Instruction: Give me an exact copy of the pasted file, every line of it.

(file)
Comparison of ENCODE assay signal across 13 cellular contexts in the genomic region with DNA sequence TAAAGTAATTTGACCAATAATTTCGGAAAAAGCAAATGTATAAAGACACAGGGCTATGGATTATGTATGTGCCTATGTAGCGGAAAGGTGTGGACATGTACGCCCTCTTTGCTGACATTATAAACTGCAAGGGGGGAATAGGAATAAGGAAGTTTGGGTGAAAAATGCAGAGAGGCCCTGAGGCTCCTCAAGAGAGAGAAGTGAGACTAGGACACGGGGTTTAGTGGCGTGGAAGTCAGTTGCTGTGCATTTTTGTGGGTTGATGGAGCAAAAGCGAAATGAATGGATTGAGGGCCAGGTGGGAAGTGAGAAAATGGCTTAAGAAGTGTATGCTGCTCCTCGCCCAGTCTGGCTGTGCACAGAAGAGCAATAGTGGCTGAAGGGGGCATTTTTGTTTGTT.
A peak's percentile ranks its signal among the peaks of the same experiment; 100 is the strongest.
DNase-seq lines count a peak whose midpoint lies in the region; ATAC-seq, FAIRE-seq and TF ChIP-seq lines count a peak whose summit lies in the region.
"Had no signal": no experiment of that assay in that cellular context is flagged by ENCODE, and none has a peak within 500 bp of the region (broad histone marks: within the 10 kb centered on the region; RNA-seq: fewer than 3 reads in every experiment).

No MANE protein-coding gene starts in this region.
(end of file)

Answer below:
Comparison of ENCODE assay signal across 13 cellular contexts in the genomic region with DNA sequence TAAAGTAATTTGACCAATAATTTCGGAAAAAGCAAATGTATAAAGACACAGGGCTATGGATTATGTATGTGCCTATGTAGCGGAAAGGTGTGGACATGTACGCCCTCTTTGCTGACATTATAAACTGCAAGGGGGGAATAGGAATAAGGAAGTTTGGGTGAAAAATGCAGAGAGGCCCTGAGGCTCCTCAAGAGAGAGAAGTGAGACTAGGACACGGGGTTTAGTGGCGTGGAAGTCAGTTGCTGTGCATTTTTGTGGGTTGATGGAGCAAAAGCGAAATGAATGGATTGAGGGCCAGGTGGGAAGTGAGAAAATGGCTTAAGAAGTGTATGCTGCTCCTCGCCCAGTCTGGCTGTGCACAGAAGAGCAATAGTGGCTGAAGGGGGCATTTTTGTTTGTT.
A peak's percentile ranks its signal among the peaks of the same experiment; 100 is the strongest.
DNase-seq lines count a peak whose midpoint lies in the region; ATAC-seq, FAIRE-seq and TF ChIP-seq lines count a peak whose summit lies in the region.
"Had no signal": no experiment of that assay in that cellular context is flagged by ENCODE, and none has a peak within 500 bp of the region (broad histone marks: within the 10 kb centered on the region; RNA-seq: fewer than 3 reads in every experiment).

No MANE protein-coding gene starts in this region.